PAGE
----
Madi has toured throughout the Southwest, as well as performed overseas in Japan and Australia. Additionally, she opened for celebrated artists such as Cassandra Wilson and Chris Calloway. Several recordings of her music are available at: ww.cdbaby.com. Her self-titled CD, Madi Sato, was produced by Larry Mitchell, grammy-winning producer and guitarist.
Madi has spent the past 7 years learning and singing traditional Japanese Shigin and Nihon Minyo (folk songs) and collaborating with Japanese musicians of taiko drums, koto, bamboo and shakuhachi flute. These studies have led to continuing performances with renowned world music artists including Grammy award winning Japanese taiko drummer Koji Nakamura, Tibetan singer and activist, Yangjin Lamu, and legendary musician Paul Winter. She has created and performed the music for conferences presented by Richard Rohr, Franciscan priest and world renowned author. Since 2007 Madi has been studying with sound healing pioneer and singer, Silvia Nakkach. To learn more about Silvia Nakkach and her school for the Yoga of the Voice visit: www.voxmundiproject.com.
Madi is also an instructor of a devotional vocal meditation practice called Sound Journeys: Discovery of the Authentic Voice, a systematic method of sound healing that utilizes sacred music from around the globe to awaken the power of the voice. Madi lives and works in Santa Fe, New Mexico.
Bob Schrei is a Certified Advanced Rolfer in practice since 1986, a Bio-dynamic Cranial-Sacral practitioner, an artist and a former Zen teacher.
Donna Thomson is meditation teacher, intuitive and the author of The Vibrant Life: Simple Meditations to Use Your Energy Effectively (Sentient Publications 2006).
Bob and Donna are the originators of SourcePoint Therapy, an energetic healing system that has evolved since 1995 into a highly effective modality that Bob is teaching internationally. Based on simple principles of order, balance, harmony and flow, it is designed to allow practitioners of all kinds to integrate energetic healing into their healing work.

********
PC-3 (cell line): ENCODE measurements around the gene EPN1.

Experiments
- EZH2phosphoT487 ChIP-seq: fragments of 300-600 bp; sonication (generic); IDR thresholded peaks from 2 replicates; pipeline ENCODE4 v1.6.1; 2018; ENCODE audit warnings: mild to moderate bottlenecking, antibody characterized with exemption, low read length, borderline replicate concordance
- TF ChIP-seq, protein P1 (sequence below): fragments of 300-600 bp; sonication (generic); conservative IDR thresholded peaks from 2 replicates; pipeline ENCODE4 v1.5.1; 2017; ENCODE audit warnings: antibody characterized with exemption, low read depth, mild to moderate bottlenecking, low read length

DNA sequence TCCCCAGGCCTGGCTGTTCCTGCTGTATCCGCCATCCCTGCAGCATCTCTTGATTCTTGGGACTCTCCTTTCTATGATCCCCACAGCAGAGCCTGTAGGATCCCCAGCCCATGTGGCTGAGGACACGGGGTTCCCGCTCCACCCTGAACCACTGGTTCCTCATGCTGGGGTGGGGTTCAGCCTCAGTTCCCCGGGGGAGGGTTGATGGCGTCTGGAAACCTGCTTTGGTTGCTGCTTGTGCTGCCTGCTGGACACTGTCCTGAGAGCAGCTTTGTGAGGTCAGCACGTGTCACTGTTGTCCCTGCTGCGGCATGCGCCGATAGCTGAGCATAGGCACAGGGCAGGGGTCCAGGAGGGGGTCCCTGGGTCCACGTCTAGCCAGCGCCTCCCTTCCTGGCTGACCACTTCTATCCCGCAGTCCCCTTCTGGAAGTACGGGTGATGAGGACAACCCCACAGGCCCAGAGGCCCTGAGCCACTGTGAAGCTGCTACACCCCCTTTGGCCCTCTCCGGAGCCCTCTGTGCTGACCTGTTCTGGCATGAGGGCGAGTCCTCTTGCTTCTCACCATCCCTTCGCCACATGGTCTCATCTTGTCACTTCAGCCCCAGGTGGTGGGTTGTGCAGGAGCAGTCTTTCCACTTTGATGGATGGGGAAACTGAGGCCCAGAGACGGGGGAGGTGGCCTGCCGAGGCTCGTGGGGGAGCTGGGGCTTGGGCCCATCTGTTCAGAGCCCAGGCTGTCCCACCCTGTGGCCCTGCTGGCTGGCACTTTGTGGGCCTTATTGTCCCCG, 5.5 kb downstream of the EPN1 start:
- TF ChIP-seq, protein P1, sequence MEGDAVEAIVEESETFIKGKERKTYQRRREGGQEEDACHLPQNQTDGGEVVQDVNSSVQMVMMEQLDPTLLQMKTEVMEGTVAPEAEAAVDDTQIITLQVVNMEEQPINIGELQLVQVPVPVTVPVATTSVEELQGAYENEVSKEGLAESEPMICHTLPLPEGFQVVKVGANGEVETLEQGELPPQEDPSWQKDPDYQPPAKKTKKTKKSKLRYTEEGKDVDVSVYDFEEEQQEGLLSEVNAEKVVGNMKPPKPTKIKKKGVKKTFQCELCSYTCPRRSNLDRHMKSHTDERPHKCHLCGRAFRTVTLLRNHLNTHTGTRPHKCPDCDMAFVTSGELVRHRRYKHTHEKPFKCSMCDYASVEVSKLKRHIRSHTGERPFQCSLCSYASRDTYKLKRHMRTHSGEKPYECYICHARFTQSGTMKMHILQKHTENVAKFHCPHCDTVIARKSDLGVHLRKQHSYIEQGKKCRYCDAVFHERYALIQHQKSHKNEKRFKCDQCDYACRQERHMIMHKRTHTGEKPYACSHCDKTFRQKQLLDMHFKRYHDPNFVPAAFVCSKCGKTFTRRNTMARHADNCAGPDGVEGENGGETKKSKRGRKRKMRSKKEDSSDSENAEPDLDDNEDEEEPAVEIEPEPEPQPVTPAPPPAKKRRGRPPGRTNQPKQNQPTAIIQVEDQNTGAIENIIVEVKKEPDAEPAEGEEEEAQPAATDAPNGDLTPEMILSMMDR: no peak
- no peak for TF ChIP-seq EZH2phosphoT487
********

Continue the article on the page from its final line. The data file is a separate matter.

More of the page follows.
Residents of Santa Fe, New Mexico since 1981, they began building their off-the-grid house at the edge of the forest in 1996, and have been living in it ever since. It is still a work in progress.
Bob and Donna can be contacted at www.sourcepointtherapy.com
Norma Tarango has a deep respect for the interconnectedness of all life, which has steered her endeavors towards the expression of unity between sky and earth. Her lifelong passion for the planetary wisdom of the Sacred Feminine began in the tropics, and has remained her predominant quest. As a result, Norma founded Women on the Waves, an international research and educational non-profit that esteems and supports the uncovering and exploration of hidden or little known women’s spiritual knowledge. Originally established in Kauai, Hawaii, the 12 year old organization is currently based in Santa Fe, New Mexico.
Norma’s investigation of the myths and planetary sciences of the tropic world—a zone that receives the majority of the world’s sunlight---drew her into Hawaiian cultural astronomy, navigation and the nature of sacred time. The lineage of the Navigator Poets offers extraordinary perceptions of living and voyaging in time and space that is very different from earth-rooted, land-based cultures. Their fluid understandings reference an ancient living voice of our evolving solar system within our own bodies and lives. Email Norma.
Sequoyah is a blood member of the Choctaw nation and a traveling Medicine man. He works in the Mountains of British Columbia as well as traveling all over the world holding healing ceremonies. A blood member of the Choctaw nation, Sequoyah embodies the heart doctrine and elaborates the ancient teachings of the Mamos and native peoples.
He depicts the triune nature of the Creator, as being of the spirit of niawenhko' wa (great blessings or thankfulness); konnoronhkhwako' wa (the great love), and skennen' ko' wa (the great peace).
Sequoyah Trueblood Choctaw Nation, Oklahoma Sequoyah Trueblood was born in Stroud, Oklahoma. His father is Choctaw/Cherokee/Chickasaw, his mother German/English. Sequoyah grew up on a self-sustaining farm, learning to work the land to survive.
He spent many years in residential boarding school, which let him into the army at the age of seventeen. As a Green Beret he was part of the Special Forces Operational Detachment "A Team," and eventually became a major. He fluently speaks Thai, Korean, and Japanese. In the service he was a code breaker for military intelligence. In Southeast Asia he was involved with "Master," the development of intelligence technology.
Sequoyah is the father of five, grandfather of four, and great-grandfather of one. He lives on the Kahnawake reservation in Canada with Marilyn Kane, one of the originators of the Native Women's Association of Canada. Sequoyah has worked extensively with Indian youth wilderness programs, the unity regional youth program for substance abuse, and Cherokee Challenge in North Carolina. He is currently creating permaculture programs in Kahnawake, Akewasasne, and Cherokee. Sequoyah shares his teaching of global unity and compassion. His is truly a remarkable being who emanates light.